--- "Daniel A. Segel" <Daniel.Segel(a)wcom.com> wrote:
Here's the deal:
I have a circa 1982 IBM PC that has a Seagate ST-251 in it attached to a Data
Technology Corp. DTC-5150CI controller with a BIOS on it.
A very standard controller for the day. I had one on my Amiga via "The Wedge".
The problem is that I want to pull the files off of
this drive, and the 360K
floppy doesn't appeal to me a method of transfer (the hard drive is almost
Ugh. Lotsa swaps.
There are three ways I can imagine doing this:
1. Get an 8-bit ethernet card working under DOS 3.3 and somehow connect it to
my home network,
MS-DOS Kermit supports an interface to a packet driver. I have my Commodore
Colt (PC-XT) attached to the network this way. I load the packet driver, then
fire off Kermit. Instead of "set port com1" or some such, it's "set
Once you have all the parameters set (I have a Kermit batch file), it's just
like using it over a serial port - "C" to connect, "<CTRL-\>C"
to get back
to the prompt, etc. I usually kermit to my SPARC server, login in, run Kermit
there, then move files.
I backed up a PS/2 Model 30 with a 50Mb RLL drive on an ISA controller this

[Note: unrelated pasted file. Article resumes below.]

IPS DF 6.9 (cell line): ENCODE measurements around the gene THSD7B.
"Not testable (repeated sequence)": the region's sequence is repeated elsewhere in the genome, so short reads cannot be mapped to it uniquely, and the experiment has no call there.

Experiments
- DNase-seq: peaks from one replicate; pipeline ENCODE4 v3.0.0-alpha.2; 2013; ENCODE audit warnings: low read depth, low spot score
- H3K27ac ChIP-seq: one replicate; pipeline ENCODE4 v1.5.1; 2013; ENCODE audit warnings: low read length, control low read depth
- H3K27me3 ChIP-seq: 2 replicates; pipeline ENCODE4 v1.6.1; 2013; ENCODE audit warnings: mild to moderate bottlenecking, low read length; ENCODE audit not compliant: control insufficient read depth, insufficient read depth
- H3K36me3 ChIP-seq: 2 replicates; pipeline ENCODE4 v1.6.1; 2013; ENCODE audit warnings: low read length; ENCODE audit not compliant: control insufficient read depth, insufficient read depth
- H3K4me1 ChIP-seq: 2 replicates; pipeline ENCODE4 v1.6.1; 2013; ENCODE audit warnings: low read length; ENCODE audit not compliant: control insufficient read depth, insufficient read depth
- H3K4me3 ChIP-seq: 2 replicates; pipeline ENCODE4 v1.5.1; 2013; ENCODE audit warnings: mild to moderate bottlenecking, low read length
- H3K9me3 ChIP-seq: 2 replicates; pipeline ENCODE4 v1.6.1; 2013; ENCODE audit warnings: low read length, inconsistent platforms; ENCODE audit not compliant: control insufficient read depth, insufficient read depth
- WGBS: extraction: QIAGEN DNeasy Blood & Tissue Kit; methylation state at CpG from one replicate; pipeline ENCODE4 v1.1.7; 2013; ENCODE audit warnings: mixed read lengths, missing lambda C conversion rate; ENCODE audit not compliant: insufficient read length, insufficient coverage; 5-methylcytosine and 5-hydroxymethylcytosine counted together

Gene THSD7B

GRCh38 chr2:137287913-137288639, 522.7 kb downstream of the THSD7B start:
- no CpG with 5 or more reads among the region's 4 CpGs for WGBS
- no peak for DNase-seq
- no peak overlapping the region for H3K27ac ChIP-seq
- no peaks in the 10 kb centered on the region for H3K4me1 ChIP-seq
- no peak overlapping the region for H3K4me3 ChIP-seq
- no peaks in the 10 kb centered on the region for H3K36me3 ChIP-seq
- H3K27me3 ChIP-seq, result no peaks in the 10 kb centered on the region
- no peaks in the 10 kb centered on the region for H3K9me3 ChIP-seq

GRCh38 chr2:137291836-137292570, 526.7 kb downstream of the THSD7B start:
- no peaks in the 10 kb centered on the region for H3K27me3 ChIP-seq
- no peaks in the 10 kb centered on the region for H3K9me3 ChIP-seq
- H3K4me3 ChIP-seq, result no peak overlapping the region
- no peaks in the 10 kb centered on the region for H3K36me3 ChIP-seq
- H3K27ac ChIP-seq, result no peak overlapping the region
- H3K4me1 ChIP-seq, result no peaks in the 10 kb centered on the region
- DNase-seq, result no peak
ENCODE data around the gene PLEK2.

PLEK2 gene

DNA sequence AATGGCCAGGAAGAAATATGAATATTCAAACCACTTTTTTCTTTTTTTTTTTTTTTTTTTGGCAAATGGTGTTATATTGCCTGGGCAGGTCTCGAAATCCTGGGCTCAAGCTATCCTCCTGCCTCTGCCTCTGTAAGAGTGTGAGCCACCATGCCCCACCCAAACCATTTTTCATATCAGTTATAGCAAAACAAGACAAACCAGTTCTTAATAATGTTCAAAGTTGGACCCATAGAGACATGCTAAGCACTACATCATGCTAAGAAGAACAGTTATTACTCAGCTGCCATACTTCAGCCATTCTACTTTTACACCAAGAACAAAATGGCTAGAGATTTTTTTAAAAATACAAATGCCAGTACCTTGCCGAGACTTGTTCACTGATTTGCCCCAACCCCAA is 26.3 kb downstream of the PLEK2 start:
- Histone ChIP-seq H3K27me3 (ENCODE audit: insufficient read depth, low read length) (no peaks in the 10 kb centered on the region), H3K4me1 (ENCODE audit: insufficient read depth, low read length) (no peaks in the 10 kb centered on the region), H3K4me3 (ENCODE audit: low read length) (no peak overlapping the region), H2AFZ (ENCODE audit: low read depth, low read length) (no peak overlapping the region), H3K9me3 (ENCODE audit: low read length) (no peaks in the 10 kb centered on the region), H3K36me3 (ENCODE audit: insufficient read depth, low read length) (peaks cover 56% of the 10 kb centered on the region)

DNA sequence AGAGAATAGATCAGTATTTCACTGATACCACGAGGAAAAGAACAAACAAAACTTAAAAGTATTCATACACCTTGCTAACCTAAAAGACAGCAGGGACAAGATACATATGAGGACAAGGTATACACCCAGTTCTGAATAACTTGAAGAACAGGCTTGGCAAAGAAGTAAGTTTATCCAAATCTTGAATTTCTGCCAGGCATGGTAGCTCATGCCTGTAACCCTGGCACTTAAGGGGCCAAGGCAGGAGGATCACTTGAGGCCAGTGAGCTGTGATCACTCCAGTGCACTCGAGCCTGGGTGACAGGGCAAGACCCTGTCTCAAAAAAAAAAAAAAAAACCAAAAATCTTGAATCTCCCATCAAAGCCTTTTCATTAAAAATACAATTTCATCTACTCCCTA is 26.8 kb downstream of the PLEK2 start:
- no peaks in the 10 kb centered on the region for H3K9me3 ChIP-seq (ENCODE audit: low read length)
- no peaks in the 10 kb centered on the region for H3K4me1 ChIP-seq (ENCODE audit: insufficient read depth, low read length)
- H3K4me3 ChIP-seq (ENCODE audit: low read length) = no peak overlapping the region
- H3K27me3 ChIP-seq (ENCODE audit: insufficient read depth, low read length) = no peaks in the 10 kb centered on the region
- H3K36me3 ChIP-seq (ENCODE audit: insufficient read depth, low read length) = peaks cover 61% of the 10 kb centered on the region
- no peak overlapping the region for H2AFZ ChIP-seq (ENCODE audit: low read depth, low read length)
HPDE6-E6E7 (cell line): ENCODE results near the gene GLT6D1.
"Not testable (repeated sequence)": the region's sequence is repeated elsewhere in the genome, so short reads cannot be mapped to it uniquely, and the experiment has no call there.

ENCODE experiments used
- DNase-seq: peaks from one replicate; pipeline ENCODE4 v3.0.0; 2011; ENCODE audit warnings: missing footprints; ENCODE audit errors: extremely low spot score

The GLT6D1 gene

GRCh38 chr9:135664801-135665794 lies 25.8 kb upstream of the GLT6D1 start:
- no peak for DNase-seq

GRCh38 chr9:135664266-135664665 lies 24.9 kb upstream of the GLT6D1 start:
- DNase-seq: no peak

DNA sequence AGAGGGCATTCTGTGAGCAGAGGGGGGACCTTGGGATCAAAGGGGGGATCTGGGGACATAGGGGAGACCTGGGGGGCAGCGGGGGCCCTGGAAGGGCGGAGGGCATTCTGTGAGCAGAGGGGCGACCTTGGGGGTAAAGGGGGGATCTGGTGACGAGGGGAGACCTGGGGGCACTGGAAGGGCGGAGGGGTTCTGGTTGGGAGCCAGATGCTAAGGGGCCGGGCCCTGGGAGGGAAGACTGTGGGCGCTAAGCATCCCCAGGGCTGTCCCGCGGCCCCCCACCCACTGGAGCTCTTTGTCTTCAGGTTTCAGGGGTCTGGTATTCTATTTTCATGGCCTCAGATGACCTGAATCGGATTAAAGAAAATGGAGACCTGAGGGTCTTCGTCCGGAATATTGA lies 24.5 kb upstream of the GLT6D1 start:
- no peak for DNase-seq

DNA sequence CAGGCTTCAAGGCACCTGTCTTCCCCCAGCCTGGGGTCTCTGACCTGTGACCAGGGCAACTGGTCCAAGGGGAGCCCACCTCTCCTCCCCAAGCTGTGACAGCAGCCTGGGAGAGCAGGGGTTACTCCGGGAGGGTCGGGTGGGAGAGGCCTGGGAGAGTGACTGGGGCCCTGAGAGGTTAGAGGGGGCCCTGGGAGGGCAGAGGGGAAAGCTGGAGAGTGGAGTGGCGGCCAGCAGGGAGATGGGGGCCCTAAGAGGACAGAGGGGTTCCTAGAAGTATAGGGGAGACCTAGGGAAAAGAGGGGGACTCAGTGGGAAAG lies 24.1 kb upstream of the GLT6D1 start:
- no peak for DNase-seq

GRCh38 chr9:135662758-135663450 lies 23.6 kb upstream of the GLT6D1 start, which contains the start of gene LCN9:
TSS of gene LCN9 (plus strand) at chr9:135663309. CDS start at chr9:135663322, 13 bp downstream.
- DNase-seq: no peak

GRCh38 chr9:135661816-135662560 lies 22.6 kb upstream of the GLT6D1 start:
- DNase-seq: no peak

Unless you have some sort of machine running a telnet daemon that you can
run Kermit over, there's nothing to catch your session on the other end.
If all you have are M$ boxes, I wouldn't recommend this solution.
2. Install a second HD in the PC that's running
off a more modern controller
You would need to set the modern controller to a non-conflicting address. An
8-bit SCSI card might do the trick.
3. Install the ST-251 into a more modern PC.
Could be tricky, especially depending on what else is in there.
I've been trying to get option 3 to work for a
week now, but I'm not having
any luck. Any tips? I'm currently trying to get the DTC controller to work in
an old EISA 486 with a 1992 AMI BIOS, but I keep getting a "HDD Controller
failure" message. I've tried it both with the controllers BIOS enabled and
disabled. If the BIOS is enabled, it puts up a message saying "1 hard disk"
right before the other error - this is the same message I see on the PC right
before it starts booting.
So I know the controller itself is "working", but it's not being
by the BIOS. I'm not sure what's going on.
I don't know how well modern machines work with 8-bit disk controllers. I'd
be concerned about IRQ/DMA conflicts. Additionally, I'd not try it in an EISA
machine because I wouldn't want to mess with the config files.
Any tips? Any other ideas about how to get the data
off of this drive? Should
I try another MFM controller?
You should leave that drive on the DTC-5150. It's formatted for it. The trick
is to either get it working in a new box or get something else working in
the box with it, or...
Two other ways to do it - 1) use Kermit on the serial port. Sure, 40Mb will
take a while to squirt out of an 8250 serial chip (don't try rates much
over 19.2kbps), but all the equipment is there. 2) Locate a high-density
8-bit floppy controller and use 1.44Mb disks. I have one - it has its own
BIOS to handle the differences. They would be difficult to locate now, so
unless you already have one, it's probably not a good solution.
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